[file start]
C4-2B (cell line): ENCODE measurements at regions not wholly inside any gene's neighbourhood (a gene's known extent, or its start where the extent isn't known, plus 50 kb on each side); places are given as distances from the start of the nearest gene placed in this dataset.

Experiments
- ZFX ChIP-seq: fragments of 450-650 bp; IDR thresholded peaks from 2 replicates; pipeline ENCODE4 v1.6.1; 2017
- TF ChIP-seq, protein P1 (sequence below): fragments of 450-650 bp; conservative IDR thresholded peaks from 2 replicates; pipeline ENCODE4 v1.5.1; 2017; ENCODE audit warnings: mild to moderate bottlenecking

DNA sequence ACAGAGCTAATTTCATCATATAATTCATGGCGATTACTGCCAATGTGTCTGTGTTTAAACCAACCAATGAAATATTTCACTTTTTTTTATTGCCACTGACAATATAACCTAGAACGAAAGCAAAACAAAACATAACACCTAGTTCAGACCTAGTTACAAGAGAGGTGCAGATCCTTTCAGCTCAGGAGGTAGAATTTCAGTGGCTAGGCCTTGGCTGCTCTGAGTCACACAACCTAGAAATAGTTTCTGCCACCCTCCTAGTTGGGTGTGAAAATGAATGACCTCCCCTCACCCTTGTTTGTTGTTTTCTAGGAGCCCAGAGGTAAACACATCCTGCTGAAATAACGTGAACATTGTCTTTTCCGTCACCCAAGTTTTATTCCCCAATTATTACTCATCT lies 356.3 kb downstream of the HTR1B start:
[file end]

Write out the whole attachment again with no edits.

C4-2B (cell line): ENCODE measurements at regions not wholly inside any gene's neighbourhood (a gene's known extent, or its start where the extent isn't known, plus 50 kb on each side); places are given as distances from the start of the nearest gene placed in this dataset.

Experiments
- ZFX ChIP-seq: fragments of 450-650 bp; IDR thresholded peaks from 2 replicates; pipeline ENCODE4 v1.6.1; 2017
- TF ChIP-seq, protein P1 (sequence below): fragments of 450-650 bp; conservative IDR thresholded peaks from 2 replicates; pipeline ENCODE4 v1.5.1; 2017; ENCODE audit warnings: mild to moderate bottlenecking

DNA sequence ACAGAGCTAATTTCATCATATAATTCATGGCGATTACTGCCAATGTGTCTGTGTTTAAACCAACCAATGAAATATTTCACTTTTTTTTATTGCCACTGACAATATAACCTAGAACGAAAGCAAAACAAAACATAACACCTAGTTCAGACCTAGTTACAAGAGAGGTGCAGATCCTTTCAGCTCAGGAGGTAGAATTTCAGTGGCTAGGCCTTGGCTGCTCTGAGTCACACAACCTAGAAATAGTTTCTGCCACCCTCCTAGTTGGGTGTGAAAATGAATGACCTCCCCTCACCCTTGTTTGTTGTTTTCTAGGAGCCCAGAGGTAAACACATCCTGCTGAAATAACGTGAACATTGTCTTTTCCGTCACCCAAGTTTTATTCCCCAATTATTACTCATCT lies 356.3 kb downstream of the HTR1B start: